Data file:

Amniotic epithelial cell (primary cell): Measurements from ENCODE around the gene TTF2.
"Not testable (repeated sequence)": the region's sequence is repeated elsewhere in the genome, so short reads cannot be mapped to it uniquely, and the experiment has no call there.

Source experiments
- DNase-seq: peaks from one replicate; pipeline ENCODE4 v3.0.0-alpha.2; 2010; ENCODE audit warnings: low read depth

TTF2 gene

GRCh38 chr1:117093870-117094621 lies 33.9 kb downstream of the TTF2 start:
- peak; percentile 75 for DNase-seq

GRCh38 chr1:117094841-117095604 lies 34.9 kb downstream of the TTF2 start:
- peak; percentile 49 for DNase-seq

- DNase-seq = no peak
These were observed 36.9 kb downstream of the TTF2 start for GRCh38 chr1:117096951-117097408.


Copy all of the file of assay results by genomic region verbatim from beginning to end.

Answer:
Amniotic epithelial cell (primary cell): Measurements from ENCODE around the gene TTF2.
"Not testable (repeated sequence)": the region's sequence is repeated elsewhere in the genome, so short reads cannot be mapped to it uniquely, and the experiment has no call there.

Source experiments
- DNase-seq: peaks from one replicate; pipeline ENCODE4 v3.0.0-alpha.2; 2010; ENCODE audit warnings: low read depth

TTF2 gene

GRCh38 chr1:117093870-117094621 lies 33.9 kb downstream of the TTF2 start:
- peak; percentile 75 for DNase-seq

GRCh38 chr1:117094841-117095604 lies 34.9 kb downstream of the TTF2 start:
- peak; percentile 49 for DNase-seq

- DNase-seq = no peak
These were observed 36.9 kb downstream of the TTF2 start for GRCh38 chr1:117096951-117097408.